1972 Freshman in high school

I wish I knew what to say to these two young women. But I do know one thing. You can change your destiny. You can change yourself; become a better person. You can hate life and turn evil because someone murdered your brother and you want revenge. Or you can stay in college and graduate and go out into the world and make something of yourself and change the world. 

I predict one of these two women will change their destiny and do something incredible with their life. I'd tell the young woman in jail that her life is not over but she damn better get her shit together and find new friends and a better life for herself. She can serve her time and still be in her thirties when she's released. She can become anything she decides to do with her life. She can volunteer at a homeless shelter, she can go to night school and become a doctor; she can travel the world and save humanity.

Denver, Colorado 1990's

I know it's possible because I turned my life around and by the time I was fifty, I had graduated from university with a degree in language arts, found work teaching middle school in my hometown, married for twenty-five years and sober for twenty-seven years. I turned my life around because I saw the inside of a jail cell and I freaked out. I vowed to never end up in trouble again. I don't jaywalk, speed, run red lights. I walk the walk and talk the talk. whatever the hell that means. I decided to make new friends.

Today my friends are writers, artists, educators, film makers, publishers, journalists. My friends used to be drug dealers, thieves, drug addicts, alcoholics, drunk drivers... I was not a thief, or drug dealer but I dated men who were. I made a huge mistake. I made it about twenty times.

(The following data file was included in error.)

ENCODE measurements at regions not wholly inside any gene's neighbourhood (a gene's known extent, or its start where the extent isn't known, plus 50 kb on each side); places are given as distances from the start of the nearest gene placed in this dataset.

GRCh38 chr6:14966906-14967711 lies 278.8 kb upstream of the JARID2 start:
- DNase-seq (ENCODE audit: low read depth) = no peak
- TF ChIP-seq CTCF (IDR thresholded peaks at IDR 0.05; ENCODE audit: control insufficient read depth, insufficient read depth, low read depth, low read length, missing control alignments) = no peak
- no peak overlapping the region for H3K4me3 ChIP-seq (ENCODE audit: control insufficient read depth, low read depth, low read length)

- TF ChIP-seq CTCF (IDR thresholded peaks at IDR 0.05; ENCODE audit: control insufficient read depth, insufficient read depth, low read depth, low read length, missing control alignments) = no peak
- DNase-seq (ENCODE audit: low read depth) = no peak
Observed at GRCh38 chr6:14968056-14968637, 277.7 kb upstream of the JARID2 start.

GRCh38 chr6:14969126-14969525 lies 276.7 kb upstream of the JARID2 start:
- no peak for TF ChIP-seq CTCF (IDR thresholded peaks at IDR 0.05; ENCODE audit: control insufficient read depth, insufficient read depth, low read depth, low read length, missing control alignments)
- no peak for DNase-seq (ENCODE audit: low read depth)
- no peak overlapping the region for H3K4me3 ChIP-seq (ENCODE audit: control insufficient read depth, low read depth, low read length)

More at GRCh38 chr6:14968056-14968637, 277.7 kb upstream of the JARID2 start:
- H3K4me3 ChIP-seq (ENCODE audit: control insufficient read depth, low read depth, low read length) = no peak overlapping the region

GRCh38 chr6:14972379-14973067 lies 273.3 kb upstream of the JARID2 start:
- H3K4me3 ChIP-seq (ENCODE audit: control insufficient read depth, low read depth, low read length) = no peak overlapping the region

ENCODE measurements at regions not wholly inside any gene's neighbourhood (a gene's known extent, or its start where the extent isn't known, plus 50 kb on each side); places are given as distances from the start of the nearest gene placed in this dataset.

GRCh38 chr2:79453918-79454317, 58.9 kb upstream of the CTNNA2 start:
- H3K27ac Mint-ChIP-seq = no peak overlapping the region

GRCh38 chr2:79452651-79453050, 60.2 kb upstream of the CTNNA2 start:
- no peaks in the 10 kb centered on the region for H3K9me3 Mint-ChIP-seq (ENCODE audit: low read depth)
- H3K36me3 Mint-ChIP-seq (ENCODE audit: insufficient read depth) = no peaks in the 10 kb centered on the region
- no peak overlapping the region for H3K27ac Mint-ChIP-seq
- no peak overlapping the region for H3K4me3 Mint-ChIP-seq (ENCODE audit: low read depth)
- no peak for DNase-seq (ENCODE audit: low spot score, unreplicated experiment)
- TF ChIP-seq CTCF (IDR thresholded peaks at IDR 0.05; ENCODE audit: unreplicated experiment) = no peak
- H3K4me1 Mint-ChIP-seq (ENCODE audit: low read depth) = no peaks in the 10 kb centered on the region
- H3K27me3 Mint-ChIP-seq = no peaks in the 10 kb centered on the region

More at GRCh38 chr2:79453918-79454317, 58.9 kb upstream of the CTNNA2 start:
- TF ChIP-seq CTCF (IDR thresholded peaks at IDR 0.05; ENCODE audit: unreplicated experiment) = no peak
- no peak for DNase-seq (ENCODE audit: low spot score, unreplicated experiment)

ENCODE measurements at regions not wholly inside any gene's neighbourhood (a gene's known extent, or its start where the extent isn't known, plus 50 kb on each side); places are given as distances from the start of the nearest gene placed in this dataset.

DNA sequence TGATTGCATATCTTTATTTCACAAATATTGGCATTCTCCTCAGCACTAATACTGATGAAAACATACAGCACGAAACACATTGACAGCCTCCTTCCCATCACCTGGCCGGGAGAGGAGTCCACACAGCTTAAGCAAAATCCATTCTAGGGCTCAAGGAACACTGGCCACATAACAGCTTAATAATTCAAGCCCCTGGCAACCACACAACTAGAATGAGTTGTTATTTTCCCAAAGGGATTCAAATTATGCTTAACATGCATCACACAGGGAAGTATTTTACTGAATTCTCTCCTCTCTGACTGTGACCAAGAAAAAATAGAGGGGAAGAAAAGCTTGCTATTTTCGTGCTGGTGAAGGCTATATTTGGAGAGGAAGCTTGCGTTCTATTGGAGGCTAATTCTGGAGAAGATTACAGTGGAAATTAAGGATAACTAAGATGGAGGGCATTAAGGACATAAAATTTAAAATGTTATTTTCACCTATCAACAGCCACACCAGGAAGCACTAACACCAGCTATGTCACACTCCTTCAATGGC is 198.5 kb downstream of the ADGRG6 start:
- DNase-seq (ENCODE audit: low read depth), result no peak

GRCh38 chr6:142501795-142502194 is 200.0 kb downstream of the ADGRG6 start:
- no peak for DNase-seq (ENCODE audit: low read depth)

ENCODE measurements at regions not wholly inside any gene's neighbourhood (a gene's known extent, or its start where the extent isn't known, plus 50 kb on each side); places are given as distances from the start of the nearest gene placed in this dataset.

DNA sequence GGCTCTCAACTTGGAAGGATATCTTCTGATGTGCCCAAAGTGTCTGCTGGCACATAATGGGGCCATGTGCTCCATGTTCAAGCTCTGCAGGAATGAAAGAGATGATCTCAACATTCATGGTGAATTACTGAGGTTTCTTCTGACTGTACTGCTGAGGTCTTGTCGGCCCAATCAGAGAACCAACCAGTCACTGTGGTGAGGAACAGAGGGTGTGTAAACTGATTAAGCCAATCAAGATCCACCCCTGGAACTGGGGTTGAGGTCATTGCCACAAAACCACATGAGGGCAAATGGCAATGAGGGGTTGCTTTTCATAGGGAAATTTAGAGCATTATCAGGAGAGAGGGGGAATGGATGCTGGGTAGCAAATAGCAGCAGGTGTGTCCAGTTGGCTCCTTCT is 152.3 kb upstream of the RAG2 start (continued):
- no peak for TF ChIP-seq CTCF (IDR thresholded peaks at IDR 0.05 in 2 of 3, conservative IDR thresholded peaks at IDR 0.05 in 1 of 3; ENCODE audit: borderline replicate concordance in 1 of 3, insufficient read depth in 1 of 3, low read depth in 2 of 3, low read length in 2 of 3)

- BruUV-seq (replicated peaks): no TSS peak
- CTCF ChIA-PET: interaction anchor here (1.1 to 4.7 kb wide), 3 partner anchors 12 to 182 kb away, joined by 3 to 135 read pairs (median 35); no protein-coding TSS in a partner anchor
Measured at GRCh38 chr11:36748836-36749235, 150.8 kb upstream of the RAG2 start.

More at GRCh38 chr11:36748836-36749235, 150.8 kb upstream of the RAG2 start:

I hope my students read this and understand I'm not judging them. I lost a brother in law when I was fifteen and he was nineteen. He died from a gunshot wound that paralyzed  him and eventually his organs shut down. I lost boyfriends who either committed suicide or drank themselves to death. I survived. Life is hard. But it is so worth the work. 
Yellowstone Lake, Wyoming

Black Bridge above the Arkansas River in Southern Colorado

Friday, August 4, 2017

Moving from One Life to Another

by Linda Rodriguez

I am currently in the final, panic-driven stages of downsizing before our final walk-through with the buyers of our house. I feel guilty even taking time to write this blog post because I know I don't have enough time left, and we'll be pulling all-nighters to make it. Those are a lot harder when you're in your late fifties and sixties than they were in your teens and twenties, believe me.

I have packed up boxes of books to give to my sister and my friends, and that's not too hard. It doesn't hurt so much to give them away to people I care about. It's the other boxes, packed to sell, that hurt my heart.